You can find a short video here with Vladimir Kramnik discussing the Berlin Defense in the context of his match with Levon Aronian. One especially insightful remark notes that just because someone (e.g. Aronian) plays an opening successfully with one side doesn't necessitate being adept at that same opening (e.g. the Berlin) from the other side of the board. With some openings it's probably not so difficult, but with others, like the Berlin, he's probably spot on. I played a few Berlins with Black and felt pretty comfortable there, but it didn't translate into much when I played White. Conversely (and at a much, much higher level) I recall that for all the time Garry Kasparov put into meeting the Berlin with White, he was beaten badly when trotting it out against Judit Polgar. Considering both her generally less than sterling opening preparation (compared to Kasparov) and Kasparov's colossal plus score against her in their other head-to-head games (an otherwise undefeated 14-2 in his favor), Kramnik's comment is worth thinking about. Maybe we assume we'll know what to do when confronted with our own favorite openings, but this assumption might be misguided.
In other news, the Latvian Gambit is awful, as Abby Marshall kindly details in her Chess Cafe column this month. She advocates Leonhardt's 4.Nc4 (after 1.e4 e5 2.Nf3 f5?? 3.Nxe5 Qf6) while I've been partial to 4.d4 (which she also likes), but there's more than one way to skin this cat. Happy hunting!
Last year Israeli GM Lev Psakhis was in terrible health, in need of a liver transplant. Psakhis, for those of you who weren't around in the 1980s, twice won the USSR Championship (and back to back!), once tying for first with Garry Kasparov, whom he defeated in their individual game. He was considered a tremendous talent, and while he never lived up to the promise of those early results he has had a successful career since then as a player, author and trainer.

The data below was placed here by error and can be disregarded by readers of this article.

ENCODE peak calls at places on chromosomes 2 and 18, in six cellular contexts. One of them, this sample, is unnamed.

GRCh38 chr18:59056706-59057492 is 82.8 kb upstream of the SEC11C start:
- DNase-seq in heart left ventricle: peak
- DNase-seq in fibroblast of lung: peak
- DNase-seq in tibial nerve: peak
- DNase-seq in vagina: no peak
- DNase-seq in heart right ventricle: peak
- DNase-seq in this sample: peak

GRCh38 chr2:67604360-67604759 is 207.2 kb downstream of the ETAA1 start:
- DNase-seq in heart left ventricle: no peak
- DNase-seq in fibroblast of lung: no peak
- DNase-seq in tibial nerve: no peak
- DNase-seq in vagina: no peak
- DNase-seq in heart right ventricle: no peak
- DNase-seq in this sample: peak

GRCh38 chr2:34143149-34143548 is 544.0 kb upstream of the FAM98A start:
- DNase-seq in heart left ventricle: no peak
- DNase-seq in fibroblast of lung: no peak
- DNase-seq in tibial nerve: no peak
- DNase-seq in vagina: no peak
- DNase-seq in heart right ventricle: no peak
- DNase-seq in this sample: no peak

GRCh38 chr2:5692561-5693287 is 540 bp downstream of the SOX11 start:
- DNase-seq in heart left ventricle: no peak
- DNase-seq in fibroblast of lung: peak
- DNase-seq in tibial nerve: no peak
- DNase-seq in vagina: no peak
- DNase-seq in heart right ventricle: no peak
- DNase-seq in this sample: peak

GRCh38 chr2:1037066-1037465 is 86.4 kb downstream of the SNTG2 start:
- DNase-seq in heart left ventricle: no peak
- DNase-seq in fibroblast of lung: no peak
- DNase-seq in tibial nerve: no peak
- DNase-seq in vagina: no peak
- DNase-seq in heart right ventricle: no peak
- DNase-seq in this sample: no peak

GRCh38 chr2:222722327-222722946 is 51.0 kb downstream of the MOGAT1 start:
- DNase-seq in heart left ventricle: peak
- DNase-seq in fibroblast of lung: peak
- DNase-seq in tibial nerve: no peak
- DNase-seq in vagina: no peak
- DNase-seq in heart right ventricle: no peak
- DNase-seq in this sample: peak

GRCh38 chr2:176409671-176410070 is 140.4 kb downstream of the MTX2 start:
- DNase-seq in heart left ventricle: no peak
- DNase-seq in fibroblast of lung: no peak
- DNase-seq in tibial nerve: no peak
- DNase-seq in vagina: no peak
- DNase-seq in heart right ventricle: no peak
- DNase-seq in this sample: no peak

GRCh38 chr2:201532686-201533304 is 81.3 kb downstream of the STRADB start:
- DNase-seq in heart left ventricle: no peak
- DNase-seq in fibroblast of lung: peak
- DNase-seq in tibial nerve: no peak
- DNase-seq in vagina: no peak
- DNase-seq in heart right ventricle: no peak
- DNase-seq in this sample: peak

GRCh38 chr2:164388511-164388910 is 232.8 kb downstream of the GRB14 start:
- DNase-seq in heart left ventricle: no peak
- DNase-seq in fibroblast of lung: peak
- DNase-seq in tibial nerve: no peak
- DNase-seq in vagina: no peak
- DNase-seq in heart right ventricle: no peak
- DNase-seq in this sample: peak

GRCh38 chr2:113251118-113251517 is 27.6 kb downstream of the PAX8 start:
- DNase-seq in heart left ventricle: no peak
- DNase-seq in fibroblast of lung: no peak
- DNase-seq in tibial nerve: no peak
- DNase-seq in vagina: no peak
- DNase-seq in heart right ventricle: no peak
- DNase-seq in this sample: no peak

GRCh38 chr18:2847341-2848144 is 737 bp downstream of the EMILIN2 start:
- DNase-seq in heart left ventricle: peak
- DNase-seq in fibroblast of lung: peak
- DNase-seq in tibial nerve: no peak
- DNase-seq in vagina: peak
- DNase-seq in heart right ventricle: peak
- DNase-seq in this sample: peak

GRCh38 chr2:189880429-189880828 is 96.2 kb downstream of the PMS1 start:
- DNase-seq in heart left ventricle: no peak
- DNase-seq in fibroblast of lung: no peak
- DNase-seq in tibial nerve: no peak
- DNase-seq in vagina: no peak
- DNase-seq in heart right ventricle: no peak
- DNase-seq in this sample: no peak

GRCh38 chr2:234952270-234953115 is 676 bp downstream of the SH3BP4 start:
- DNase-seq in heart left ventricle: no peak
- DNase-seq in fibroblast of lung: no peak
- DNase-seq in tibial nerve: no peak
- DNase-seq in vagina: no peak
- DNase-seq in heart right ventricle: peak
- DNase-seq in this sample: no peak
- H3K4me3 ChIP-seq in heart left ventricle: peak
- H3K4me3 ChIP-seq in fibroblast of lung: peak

Nevertheless, the battle last year was for his life, and at the moment, having received the needed liver transplant, he seems to be doing well, all things considered. There's an interview with him (in Russian) that you might check out (through Google Translate if need be; maybe Chess in Translation will help out?), in which he discusses his health and offers a few words about the upcoming Anand-Gelfand match, Hou Yifan and some other topics too.
(HT: Chess Today)
We move boldly on to part XXIV of our series on the "Quick" Ruy, which I hope to finish before receiving solicitations from AARP. (I remain optimistic!) We've been looking at the Archangelsk variations and are now 2/3 of the way through with the Neo-Archangelsk, which begins 1.e4 e5 2.Nf3 Nc6 3.Bb5 a6 4.Ba4 Nf6 5.0-0 b5 6.Bb3 Bc5. Last time we examined lines where White plays Nxe5 before Black gets in ...d6; this time, we look at positional lines starting with 7.c3 and 7.a4.
While the most principled lines are the sharpest and most theory-intense, it's possible for White to "just play chess" too, and some players will find that the most attractive option. So for those who do, or for those who play this with Black and need to know what to do about it, this week's ChessVideos show is for you. Next time, we move on to the absolute main line, which can arise after various move orders, e.g. 7.a4 Rb8 8.c3 d6 9.d4 Bb6 10.Na3 0-0 11.axb5 axb5 12.Nxb5.
The video is available for free (free registration is required, if you haven't done it already) and on-demand for the next month or so. Enjoy!
In late April Veselin Topalov played a simul in Vienna, Austria against eight opponents under the age of 18. (Only four of the youngsters were themselves Austrian.) He won pretty comfortably with a 5-3 score, winning four games, drawing two and losing two. Ironically, the losses came in the same opening (the Classical King's Indian) - once with each color - and to the highest and lowest-rated players in the event. GM Richard Rapport defeated him with Black, while Martin Huber beat him on the white side. Those games, along with what was possibly his nicest win, over Tadeas Kriebel, can be replayed here, with brief notes.
[HT: ChessVibes Openings]